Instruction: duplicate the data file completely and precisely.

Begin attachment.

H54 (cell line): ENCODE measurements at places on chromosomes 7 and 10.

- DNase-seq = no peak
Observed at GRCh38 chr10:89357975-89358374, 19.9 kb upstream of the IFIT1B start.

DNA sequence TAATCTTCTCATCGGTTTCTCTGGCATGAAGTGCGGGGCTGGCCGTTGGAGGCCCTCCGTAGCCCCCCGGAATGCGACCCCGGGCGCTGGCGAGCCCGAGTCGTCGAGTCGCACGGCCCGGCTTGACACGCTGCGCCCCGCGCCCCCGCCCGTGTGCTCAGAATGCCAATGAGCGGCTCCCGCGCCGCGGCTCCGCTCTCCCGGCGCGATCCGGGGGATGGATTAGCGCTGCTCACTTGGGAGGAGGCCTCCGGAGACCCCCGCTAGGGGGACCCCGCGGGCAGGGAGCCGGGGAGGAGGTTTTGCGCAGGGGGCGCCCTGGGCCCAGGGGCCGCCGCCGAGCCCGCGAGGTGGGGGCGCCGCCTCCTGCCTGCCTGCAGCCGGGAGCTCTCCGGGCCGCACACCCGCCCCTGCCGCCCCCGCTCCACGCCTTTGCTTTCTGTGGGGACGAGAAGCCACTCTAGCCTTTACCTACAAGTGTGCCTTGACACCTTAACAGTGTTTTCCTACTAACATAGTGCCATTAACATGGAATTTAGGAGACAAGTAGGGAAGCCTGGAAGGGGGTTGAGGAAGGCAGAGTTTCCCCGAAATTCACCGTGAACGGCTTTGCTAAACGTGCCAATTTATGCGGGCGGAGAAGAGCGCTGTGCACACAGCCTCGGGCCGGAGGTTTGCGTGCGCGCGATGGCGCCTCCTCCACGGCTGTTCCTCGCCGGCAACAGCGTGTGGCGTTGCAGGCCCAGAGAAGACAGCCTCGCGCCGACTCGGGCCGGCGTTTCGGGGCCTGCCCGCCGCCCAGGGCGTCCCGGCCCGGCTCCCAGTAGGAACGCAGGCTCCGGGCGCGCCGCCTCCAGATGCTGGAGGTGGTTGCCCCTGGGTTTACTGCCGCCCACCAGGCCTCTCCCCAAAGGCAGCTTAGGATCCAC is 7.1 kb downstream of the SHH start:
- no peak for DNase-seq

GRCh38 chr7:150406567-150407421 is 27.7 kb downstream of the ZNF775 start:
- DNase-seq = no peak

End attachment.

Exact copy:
H54 (cell line): ENCODE measurements at places on chromosomes 7 and 10.

- DNase-seq = no peak
Observed at GRCh38 chr10:89357975-89358374, 19.9 kb upstream of the IFIT1B start.

DNA sequence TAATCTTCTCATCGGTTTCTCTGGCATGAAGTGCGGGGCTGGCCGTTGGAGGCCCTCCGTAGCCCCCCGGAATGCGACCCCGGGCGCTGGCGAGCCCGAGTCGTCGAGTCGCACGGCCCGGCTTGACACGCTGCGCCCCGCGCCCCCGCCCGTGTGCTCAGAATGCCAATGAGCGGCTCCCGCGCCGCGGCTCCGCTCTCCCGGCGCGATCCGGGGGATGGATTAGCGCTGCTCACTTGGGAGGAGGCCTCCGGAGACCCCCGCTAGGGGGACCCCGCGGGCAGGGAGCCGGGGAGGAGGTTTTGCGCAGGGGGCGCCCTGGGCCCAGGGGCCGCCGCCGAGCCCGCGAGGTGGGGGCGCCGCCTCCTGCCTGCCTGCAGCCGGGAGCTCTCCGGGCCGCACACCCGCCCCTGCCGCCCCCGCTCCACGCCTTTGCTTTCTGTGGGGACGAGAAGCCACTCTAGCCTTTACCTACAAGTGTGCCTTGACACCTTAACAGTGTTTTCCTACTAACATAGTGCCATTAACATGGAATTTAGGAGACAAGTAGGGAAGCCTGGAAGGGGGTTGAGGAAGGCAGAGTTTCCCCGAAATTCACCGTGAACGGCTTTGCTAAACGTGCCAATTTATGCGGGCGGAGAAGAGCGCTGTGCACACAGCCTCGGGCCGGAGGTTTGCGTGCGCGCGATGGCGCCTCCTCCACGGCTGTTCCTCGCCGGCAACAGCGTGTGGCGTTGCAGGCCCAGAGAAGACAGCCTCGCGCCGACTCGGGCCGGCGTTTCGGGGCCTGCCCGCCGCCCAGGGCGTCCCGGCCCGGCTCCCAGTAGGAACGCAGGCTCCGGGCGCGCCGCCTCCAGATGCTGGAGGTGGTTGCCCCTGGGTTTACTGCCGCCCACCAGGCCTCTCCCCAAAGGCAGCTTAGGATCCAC is 7.1 kb downstream of the SHH start:
- no peak for DNase-seq

GRCh38 chr7:150406567-150407421 is 27.7 kb downstream of the ZNF775 start:
- DNase-seq = no peak